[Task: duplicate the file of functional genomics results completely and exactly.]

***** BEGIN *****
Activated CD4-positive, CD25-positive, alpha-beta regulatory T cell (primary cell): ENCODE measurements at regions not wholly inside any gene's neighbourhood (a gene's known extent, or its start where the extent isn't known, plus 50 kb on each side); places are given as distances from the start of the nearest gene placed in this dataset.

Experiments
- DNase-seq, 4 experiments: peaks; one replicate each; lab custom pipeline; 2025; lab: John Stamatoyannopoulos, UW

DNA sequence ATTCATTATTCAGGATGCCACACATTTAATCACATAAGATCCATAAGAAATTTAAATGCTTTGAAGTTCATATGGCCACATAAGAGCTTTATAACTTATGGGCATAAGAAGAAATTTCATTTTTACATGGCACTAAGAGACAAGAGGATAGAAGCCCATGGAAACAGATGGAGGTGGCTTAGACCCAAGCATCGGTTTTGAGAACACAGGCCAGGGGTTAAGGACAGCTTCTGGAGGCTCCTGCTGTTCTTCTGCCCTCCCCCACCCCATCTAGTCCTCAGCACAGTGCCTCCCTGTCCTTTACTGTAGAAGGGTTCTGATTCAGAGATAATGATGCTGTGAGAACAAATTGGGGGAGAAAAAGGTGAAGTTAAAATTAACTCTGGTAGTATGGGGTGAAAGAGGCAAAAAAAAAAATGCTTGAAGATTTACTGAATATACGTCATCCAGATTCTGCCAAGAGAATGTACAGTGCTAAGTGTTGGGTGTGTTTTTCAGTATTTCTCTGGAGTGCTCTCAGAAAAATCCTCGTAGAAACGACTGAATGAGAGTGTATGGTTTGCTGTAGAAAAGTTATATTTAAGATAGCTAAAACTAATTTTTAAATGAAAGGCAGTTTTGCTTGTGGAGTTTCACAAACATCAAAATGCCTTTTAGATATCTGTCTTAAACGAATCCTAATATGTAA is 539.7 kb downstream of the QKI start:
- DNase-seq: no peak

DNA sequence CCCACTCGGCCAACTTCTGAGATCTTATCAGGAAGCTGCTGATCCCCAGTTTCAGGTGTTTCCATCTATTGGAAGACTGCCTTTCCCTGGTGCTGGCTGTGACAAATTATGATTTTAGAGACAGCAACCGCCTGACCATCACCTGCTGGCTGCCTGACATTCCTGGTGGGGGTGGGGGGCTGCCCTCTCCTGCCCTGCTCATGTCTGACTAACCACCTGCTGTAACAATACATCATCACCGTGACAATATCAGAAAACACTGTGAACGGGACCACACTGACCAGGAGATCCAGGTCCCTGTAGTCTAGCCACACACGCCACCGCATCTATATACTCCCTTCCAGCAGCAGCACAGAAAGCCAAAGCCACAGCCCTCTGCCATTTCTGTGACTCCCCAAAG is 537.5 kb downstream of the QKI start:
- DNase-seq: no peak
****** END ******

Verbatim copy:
Activated CD4-positive, CD25-positive, alpha-beta regulatory T cell (primary cell): ENCODE measurements at regions not wholly inside any gene's neighbourhood (a gene's known extent, or its start where the extent isn't known, plus 50 kb on each side); places are given as distances from the start of the nearest gene placed in this dataset.

Experiments
- DNase-seq, 4 experiments: peaks; one replicate each; lab custom pipeline; 2025; lab: John Stamatoyannopoulos, UW

DNA sequence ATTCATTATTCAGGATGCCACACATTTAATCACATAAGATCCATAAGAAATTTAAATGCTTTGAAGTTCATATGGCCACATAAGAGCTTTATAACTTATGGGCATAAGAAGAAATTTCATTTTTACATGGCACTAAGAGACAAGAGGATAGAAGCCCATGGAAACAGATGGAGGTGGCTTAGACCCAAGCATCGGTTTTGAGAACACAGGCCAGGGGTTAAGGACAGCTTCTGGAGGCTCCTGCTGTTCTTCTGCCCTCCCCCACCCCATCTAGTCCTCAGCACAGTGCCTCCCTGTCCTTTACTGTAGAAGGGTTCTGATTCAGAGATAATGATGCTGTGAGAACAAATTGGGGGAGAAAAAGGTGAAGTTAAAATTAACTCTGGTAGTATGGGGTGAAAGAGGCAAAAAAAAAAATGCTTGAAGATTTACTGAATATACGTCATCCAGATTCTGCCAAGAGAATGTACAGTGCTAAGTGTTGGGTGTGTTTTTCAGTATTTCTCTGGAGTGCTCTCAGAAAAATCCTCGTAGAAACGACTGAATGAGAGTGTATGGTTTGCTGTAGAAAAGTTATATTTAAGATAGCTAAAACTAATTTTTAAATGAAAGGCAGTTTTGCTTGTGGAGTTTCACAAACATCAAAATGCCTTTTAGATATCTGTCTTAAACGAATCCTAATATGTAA is 539.7 kb downstream of the QKI start:
- DNase-seq: no peak

DNA sequence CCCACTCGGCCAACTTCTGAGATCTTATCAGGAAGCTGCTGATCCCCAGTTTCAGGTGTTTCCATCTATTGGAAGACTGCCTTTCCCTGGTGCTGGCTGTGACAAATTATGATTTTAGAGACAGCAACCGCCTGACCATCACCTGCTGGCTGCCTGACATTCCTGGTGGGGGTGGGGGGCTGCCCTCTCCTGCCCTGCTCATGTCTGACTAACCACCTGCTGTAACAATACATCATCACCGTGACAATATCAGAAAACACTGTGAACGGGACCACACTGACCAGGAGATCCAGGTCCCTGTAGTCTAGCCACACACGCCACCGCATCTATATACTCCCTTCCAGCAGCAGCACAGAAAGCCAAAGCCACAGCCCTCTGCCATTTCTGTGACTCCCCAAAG is 537.5 kb downstream of the QKI start:
- DNase-seq: no peak